Teen Dating Abuse Expert Discusses Solutions to Milwaukee's Teen Pregnancy and Sexual Violence Problems
Dr. Jill Murray, a leading national authority on teenage abusive dating relationships, visited Milwaukee on Monday, November 1 and addressed women philanthropists at United Way of Greater Milwaukee's Women's Initiative Fall Event - "Healthy Girls Matter." Dr. Murray's keynote address was centered on what matters most - protecting young girls from sexual violence and abusive dating relationships and why the Greater Milwaukee community should take action. Joining Dr. Murray on the podium was Milwaukee Chief of Police Nannette H. Hegarty. Chief Hegarty spoke about her work in sensitive crimes, and how skyrocketing rates of teen pregnancy and sexual violence have affected the community from a law enforcement viewpoint.
Dr. Murray is a highly sought-after guest lecturer at conferences across the country and in Canada. She has appeared on more than 200 television shows, including Oprah, Montel, Leeza, John Walsh and Dr. Laura. Her first book, But I Love Him - Protecting Your Teen Daughter from Controlling, Abusive Dating Relationships, was written at the suggestion of Oprah Winfrey and has become the influential book to parents, teens and those who work with children on the subject of teen dating relationships.
After her keynote address, Dr. Murray spent the afternoon at Sarah Scott Middle School for the Health Sciences, 1017 N. 12th Street, Milwaukee, talking to teens about abusive relationships and sexual violence. Nationally, she speaks to more than 100,000 teens and their parents each year on the subject of dating relationships.
The Healthy Girls Project, the signature project of the Women's Initiative, supports proven programs that address the two most critical issues facing girls in Milwaukee: teen pregnancy and sexual violence against girls. Compared with the 50 largest cities in the U.S., Milwaukee has the second highest rate of teen pregnancy over all and the highest rate among African Americans. Forty-two percent of girls younger than 15 years reported their first sexual encounter was nonconsensual. More than one in seven high school girls report being forced, either physically or verbally, to take part in sexual activity.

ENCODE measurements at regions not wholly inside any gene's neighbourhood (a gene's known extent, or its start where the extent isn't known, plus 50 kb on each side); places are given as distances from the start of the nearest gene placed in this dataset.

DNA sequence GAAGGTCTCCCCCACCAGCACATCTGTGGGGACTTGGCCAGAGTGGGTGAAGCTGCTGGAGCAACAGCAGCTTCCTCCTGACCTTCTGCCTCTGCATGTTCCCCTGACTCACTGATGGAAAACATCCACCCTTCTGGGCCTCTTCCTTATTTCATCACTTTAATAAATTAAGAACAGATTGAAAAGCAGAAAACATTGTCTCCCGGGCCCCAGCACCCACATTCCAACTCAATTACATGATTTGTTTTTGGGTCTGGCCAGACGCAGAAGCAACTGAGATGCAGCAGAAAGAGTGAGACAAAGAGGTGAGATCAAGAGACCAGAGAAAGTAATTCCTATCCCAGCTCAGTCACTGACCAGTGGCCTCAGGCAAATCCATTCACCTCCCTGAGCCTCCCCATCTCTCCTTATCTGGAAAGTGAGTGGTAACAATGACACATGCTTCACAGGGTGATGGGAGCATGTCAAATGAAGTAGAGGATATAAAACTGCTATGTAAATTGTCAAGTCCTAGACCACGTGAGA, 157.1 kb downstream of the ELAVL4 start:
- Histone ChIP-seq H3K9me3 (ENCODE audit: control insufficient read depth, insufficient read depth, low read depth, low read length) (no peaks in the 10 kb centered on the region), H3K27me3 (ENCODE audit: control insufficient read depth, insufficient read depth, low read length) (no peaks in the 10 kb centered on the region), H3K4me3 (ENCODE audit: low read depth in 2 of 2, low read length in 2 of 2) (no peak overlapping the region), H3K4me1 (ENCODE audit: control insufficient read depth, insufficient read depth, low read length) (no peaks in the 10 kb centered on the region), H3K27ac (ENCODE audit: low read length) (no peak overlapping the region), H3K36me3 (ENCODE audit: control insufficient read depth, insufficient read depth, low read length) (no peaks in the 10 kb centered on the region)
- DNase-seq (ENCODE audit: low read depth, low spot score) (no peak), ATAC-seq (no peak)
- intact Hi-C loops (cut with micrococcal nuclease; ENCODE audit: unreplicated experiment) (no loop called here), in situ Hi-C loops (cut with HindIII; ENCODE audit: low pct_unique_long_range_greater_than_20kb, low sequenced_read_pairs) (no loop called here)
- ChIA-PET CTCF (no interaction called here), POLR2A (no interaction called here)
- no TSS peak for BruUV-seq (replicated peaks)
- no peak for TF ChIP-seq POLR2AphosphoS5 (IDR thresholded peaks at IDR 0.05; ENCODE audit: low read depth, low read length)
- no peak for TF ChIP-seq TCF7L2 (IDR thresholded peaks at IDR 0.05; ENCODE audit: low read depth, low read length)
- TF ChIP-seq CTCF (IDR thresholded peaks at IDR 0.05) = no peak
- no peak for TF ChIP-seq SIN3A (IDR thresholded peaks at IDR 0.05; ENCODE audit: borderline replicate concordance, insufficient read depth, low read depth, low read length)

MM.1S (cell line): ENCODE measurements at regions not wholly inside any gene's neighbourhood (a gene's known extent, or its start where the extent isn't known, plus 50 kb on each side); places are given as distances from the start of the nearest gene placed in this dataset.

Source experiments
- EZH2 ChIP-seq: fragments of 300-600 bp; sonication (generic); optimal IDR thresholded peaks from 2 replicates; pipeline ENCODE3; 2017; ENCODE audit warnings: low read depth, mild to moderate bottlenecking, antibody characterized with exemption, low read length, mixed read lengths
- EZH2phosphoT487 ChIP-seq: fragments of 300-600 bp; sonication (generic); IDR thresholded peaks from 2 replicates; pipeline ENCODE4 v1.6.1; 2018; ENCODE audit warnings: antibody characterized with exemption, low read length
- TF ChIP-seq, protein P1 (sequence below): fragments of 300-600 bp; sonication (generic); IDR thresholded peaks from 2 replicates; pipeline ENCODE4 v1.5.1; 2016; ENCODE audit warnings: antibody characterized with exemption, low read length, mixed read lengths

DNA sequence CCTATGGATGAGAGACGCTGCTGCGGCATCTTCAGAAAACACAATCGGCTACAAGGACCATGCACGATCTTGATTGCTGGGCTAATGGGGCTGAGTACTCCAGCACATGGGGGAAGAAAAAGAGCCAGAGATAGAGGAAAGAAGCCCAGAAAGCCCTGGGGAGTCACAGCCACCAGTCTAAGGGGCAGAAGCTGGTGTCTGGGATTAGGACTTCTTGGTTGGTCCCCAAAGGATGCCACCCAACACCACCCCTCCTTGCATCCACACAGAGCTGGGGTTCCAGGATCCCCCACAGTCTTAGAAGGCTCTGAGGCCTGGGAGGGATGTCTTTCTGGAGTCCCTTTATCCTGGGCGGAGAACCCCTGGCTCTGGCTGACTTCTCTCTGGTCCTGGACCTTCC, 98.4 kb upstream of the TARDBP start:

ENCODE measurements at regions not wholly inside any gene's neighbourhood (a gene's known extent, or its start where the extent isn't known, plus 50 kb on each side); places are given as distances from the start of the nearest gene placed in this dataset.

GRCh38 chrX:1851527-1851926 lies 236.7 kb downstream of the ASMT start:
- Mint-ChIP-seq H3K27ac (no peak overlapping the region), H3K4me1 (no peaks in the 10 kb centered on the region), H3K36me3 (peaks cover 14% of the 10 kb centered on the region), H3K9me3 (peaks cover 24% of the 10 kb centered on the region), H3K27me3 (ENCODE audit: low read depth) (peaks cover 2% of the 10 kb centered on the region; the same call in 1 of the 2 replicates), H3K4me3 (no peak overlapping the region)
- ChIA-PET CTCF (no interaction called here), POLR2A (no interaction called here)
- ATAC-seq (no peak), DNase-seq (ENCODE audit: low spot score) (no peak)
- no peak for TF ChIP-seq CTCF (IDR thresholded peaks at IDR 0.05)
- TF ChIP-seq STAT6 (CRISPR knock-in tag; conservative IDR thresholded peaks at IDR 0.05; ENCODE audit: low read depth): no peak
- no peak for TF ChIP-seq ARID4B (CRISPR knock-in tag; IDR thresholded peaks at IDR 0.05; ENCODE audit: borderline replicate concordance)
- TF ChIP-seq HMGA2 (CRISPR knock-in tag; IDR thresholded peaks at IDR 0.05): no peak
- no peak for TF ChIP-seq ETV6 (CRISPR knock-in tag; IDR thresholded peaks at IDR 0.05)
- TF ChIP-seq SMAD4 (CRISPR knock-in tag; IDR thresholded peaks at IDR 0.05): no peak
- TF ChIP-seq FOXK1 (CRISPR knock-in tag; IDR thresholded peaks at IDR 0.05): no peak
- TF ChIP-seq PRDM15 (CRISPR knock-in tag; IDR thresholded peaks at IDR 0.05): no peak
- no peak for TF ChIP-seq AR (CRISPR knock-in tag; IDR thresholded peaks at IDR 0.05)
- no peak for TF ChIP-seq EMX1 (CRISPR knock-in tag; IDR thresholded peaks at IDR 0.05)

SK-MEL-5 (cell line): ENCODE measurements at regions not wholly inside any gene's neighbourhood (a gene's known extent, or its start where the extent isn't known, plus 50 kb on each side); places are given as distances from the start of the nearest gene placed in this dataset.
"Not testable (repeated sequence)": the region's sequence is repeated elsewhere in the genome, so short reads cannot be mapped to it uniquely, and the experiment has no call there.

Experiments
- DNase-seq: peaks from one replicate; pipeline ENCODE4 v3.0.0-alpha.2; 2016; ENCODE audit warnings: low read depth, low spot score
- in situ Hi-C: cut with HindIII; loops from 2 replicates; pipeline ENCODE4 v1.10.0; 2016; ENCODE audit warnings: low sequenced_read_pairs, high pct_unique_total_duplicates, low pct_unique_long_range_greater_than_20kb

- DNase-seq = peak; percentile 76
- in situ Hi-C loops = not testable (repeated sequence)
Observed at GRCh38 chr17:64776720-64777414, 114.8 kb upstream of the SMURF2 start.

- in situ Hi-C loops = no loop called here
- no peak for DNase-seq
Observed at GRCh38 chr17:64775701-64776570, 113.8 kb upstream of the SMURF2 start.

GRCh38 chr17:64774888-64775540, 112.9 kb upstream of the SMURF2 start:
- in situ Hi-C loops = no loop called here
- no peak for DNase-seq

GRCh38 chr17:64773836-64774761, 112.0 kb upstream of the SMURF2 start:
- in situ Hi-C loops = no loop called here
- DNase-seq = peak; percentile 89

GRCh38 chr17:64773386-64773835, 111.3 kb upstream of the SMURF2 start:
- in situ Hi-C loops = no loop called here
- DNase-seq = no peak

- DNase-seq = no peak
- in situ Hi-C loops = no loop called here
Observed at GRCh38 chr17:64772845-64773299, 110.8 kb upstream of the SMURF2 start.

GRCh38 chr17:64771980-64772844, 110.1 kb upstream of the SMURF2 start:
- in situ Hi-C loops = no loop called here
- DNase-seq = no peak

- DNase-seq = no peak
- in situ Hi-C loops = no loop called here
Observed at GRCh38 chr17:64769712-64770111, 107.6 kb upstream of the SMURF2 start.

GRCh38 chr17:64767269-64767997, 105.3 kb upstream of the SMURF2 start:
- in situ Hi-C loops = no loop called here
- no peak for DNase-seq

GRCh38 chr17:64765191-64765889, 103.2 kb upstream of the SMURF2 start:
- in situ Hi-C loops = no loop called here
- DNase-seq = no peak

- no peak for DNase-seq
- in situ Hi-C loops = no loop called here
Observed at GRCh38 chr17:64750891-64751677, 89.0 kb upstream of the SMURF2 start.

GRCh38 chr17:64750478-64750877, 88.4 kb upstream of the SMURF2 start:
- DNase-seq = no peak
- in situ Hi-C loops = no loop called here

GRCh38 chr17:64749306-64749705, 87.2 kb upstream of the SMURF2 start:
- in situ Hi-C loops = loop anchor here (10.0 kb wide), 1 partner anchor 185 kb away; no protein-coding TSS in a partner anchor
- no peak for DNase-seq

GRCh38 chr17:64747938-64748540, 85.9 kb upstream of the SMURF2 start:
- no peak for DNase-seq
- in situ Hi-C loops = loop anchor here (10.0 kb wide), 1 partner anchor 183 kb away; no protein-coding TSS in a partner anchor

Aurora Health Care, a nationally recognized leader and preferred provider of women's health services in Eastern Wisconsin hosted the event at the Aurora Women's Pavilion, 8901 West Lincoln Avenue, West Allis. For the 2004 United Way Community Campaign, Aurora Health Care will match all dollars designated to the Healthy Girls Project, as well as new and increased dollars from members of the Women's Initiative, up to $50,000.
United Way's Women's Initiative offers women opportunities to strengthen our community through focused investment of time, talent and financial resources. Women who give a United Way leadership gift of $1200 or more, or are partners in a joint gift of $2400 or more are invited to be members of the Women's Initiative.
United Way of Greater Milwaukee invests in what matters most, improving lives. United Way multiplies the impact individuals have to make a difference by bringing together the financial and human resources of the whole community.
UNITED WAY OF GREATER MILWAUKEE
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